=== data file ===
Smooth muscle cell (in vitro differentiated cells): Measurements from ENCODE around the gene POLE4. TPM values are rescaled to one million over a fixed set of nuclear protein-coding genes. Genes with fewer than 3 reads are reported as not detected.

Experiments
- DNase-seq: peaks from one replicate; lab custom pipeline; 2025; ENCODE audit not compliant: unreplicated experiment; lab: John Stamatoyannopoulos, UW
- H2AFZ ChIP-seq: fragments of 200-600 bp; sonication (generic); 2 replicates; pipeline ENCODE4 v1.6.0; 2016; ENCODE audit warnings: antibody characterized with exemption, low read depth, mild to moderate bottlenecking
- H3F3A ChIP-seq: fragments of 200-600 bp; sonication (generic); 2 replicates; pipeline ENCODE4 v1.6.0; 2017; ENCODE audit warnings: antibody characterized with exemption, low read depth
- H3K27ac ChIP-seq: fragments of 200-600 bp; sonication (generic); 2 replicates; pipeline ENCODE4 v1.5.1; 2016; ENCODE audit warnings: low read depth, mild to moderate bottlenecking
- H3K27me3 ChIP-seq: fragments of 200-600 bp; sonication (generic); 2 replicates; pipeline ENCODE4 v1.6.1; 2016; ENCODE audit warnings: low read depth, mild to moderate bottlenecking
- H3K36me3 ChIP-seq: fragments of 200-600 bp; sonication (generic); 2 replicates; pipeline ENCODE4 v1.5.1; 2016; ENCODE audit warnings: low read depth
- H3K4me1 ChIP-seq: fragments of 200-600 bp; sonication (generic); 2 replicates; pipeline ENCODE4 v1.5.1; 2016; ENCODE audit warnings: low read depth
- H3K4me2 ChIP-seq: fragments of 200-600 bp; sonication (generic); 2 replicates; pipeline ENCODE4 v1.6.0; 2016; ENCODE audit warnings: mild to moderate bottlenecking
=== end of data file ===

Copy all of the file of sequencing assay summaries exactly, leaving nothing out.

Smooth muscle cell (in vitro differentiated cells): Measurements from ENCODE around the gene POLE4. TPM values are rescaled to one million over a fixed set of nuclear protein-coding genes. Genes with fewer than 3 reads are reported as not detected.

Experiments
- DNase-seq: peaks from one replicate; lab custom pipeline; 2025; ENCODE audit not compliant: unreplicated experiment; lab: John Stamatoyannopoulos, UW
- H2AFZ ChIP-seq: fragments of 200-600 bp; sonication (generic); 2 replicates; pipeline ENCODE4 v1.6.0; 2016; ENCODE audit warnings: antibody characterized with exemption, low read depth, mild to moderate bottlenecking
- H3F3A ChIP-seq: fragments of 200-600 bp; sonication (generic); 2 replicates; pipeline ENCODE4 v1.6.0; 2017; ENCODE audit warnings: antibody characterized with exemption, low read depth
- H3K27ac ChIP-seq: fragments of 200-600 bp; sonication (generic); 2 replicates; pipeline ENCODE4 v1.5.1; 2016; ENCODE audit warnings: low read depth, mild to moderate bottlenecking
- H3K27me3 ChIP-seq: fragments of 200-600 bp; sonication (generic); 2 replicates; pipeline ENCODE4 v1.6.1; 2016; ENCODE audit warnings: low read depth, mild to moderate bottlenecking
- H3K36me3 ChIP-seq: fragments of 200-600 bp; sonication (generic); 2 replicates; pipeline ENCODE4 v1.5.1; 2016; ENCODE audit warnings: low read depth
- H3K4me1 ChIP-seq: fragments of 200-600 bp; sonication (generic); 2 replicates; pipeline ENCODE4 v1.5.1; 2016; ENCODE audit warnings: low read depth
- H3K4me2 ChIP-seq: fragments of 200-600 bp; sonication (generic); 2 replicates; pipeline ENCODE4 v1.6.0; 2016; ENCODE audit warnings: mild to moderate bottlenecking